Thursday, April 29, 2010

"Videogames can never be art" - Roger Ebert

Well, it's been a bit of a while, hasn't it? Guess there hasn't been anything to really get me going yet. That, or I've been playing an unreasonable amount of Dragon Age, and by "an unreasonable amount of Dragon Age", I mean "replaying the opening 20 hours with increased eficiency". First it was an elf mage, then I remembered I like to stab things, so I made a Dual-Wielding Berserker psychopath, then I discovered the Constitution stat was more or less useless for Dual-Wielding Berserker psychopaths, so I restarted and am now pumping stat points into his dexterity like they're monkeybar steroid candy.

Anyway, onto today's little bit of fun: this article.

Let me forward this whole thing by stating that I am, in fact, an avid follower of Mr. Ebert's writing: I faithfully read his reviews and sometimes use them to judge whether or not I'll enjoy a movie I have mixed feelings about (though if I really like a movie he hated, odds are I'm seeing it anyway). I like his articles. I fondly recall a quote that I think was by Gene Siskel (don't count on this one, I'm going on memory) that reads something like "I can speak a great review, but Roger can write the best." And it's true, Ebert's a great writer. You should read his stuff, by and large it's worth consideration.

But here I'm taking issue with his very right to speak in the first place. I know that sounds a bit extreme, but follow along with me. Bring yourself back to your days as a highschool student (or if you're still in them, look around). Remember that one really lazy guy (or team of guys/girls) who claimed that Shakespeare sucks because it's "Boring". People who've any interest and actual reading in literature scoff and laugh at such remarks, because they realize just how hilariously uninformed the kid is. In some ways, this is precisely what Mr. Ebert is doing. He is commenting on a subject without, frankly, having done one tenth of a hundredth of the required reading. Whether or not videogames are art is one matter, but it is not for film critics who have never played a videogame save perhaps Tetris to discuss. They simply do not have the experience. It would be as if I launched on a criticism of Christopher Marlowe's career after having read Fautus. Worse, actually, considering that by and large the people commenting as such haven't even done the industry the credit of playing one game.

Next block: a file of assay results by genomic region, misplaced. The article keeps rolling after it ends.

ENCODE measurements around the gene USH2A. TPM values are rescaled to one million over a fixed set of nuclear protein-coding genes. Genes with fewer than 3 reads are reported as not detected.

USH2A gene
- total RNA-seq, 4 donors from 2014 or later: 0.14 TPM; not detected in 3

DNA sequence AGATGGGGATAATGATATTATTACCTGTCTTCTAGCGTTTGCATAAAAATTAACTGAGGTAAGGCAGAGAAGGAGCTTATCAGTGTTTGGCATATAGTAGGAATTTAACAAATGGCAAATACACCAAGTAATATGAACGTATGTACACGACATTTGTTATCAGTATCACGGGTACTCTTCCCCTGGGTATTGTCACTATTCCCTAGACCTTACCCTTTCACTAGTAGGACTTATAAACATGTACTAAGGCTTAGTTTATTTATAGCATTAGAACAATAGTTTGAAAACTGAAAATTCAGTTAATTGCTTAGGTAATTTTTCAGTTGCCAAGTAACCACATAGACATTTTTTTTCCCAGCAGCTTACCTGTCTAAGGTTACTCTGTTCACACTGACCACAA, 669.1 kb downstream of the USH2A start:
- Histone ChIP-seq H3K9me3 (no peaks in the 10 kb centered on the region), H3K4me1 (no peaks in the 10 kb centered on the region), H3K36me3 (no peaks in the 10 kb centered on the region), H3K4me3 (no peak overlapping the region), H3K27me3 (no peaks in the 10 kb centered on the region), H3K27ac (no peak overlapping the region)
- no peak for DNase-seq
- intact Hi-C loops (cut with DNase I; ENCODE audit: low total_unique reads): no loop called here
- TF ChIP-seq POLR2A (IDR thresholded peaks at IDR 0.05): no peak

One good game, mind. If Bioshock is cerebral gaming with a soul, like a three-course meal, then Gears of War is the popcorn and soda pop of the industry.

However, now that you mention it, what is the point of being called "art"? Art is a term that whoever's-important bestowed upon something revolutionary, then is imitated for decades before the next big revolution. The meaning of "art" in the present is directly translated as "pretention". The label of "art" can only be properly applied to things which exist in the past, otherwise in my humble opinion you're just trying to look cool. The result is by and large sounding like a douchebag.

Are our videogames art? Heck if I know. But that's for gamers to decide. No, not the morons on Xbox live calling each other (and I'm only using this word to demonstrate the bottom of the spectrum) "faggots", but the ones who're a little wiser and a little more informed about the industry. People like Jerry Holkins, not Roger Ebert. We all, in fairness, have a right to be judged by a jury of our peers.

1 comment:

  1. I've always liked to think of art as a sort of nature. Like gravity. But that's just the metaphysics talking. Great article, man.